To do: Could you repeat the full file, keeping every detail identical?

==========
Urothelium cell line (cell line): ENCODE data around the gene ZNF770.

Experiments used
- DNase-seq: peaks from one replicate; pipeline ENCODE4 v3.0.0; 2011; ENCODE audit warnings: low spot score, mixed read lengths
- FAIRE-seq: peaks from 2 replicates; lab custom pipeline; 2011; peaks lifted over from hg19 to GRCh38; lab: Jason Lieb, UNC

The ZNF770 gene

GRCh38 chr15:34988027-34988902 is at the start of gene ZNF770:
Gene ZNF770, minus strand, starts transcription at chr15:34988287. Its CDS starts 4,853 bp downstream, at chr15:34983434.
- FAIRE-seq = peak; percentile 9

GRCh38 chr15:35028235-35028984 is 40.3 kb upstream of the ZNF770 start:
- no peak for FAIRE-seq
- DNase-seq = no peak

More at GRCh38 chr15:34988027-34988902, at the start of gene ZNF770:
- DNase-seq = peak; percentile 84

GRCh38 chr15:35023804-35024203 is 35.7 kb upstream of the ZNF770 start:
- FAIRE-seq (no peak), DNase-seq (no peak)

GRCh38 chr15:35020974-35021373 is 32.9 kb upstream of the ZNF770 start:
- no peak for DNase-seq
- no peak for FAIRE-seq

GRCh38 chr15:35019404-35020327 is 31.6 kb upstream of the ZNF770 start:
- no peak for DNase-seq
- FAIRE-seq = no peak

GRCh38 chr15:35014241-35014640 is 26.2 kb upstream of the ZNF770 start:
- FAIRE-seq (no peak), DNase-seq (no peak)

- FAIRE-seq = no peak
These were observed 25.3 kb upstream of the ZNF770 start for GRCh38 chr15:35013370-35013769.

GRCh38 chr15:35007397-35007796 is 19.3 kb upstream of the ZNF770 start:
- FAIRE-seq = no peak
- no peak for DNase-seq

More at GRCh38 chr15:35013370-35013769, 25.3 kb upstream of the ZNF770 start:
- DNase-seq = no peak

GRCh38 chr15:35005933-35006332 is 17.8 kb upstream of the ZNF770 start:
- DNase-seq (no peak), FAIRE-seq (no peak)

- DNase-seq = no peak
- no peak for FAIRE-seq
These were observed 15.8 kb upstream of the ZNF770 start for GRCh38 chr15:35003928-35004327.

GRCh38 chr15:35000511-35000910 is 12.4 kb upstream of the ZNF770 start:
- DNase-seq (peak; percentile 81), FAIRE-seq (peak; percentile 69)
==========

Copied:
Urothelium cell line (cell line): ENCODE data around the gene ZNF770.

Experiments used
- DNase-seq: peaks from one replicate; pipeline ENCODE4 v3.0.0; 2011; ENCODE audit warnings: low spot score, mixed read lengths
- FAIRE-seq: peaks from 2 replicates; lab custom pipeline; 2011; peaks lifted over from hg19 to GRCh38; lab: Jason Lieb, UNC

The ZNF770 gene

GRCh38 chr15:34988027-34988902 is at the start of gene ZNF770:
Gene ZNF770, minus strand, starts transcription at chr15:34988287. Its CDS starts 4,853 bp downstream, at chr15:34983434.
- FAIRE-seq = peak; percentile 9

GRCh38 chr15:35028235-35028984 is 40.3 kb upstream of the ZNF770 start:
- no peak for FAIRE-seq
- DNase-seq = no peak

More at GRCh38 chr15:34988027-34988902, at the start of gene ZNF770:
- DNase-seq = peak; percentile 84

GRCh38 chr15:35023804-35024203 is 35.7 kb upstream of the ZNF770 start:
- FAIRE-seq (no peak), DNase-seq (no peak)

GRCh38 chr15:35020974-35021373 is 32.9 kb upstream of the ZNF770 start:
- no peak for DNase-seq
- no peak for FAIRE-seq

GRCh38 chr15:35019404-35020327 is 31.6 kb upstream of the ZNF770 start:
- no peak for DNase-seq
- FAIRE-seq = no peak

GRCh38 chr15:35014241-35014640 is 26.2 kb upstream of the ZNF770 start:
- FAIRE-seq (no peak), DNase-seq (no peak)

- FAIRE-seq = no peak
These were observed 25.3 kb upstream of the ZNF770 start for GRCh38 chr15:35013370-35013769.

GRCh38 chr15:35007397-35007796 is 19.3 kb upstream of the ZNF770 start:
- FAIRE-seq = no peak
- no peak for DNase-seq

More at GRCh38 chr15:35013370-35013769, 25.3 kb upstream of the ZNF770 start:
- DNase-seq = no peak

GRCh38 chr15:35005933-35006332 is 17.8 kb upstream of the ZNF770 start:
- DNase-seq (no peak), FAIRE-seq (no peak)

- DNase-seq = no peak
- no peak for FAIRE-seq
These were observed 15.8 kb upstream of the ZNF770 start for GRCh38 chr15:35003928-35004327.

GRCh38 chr15:35000511-35000910 is 12.4 kb upstream of the ZNF770 start:
- DNase-seq (peak; percentile 81), FAIRE-seq (peak; percentile 69)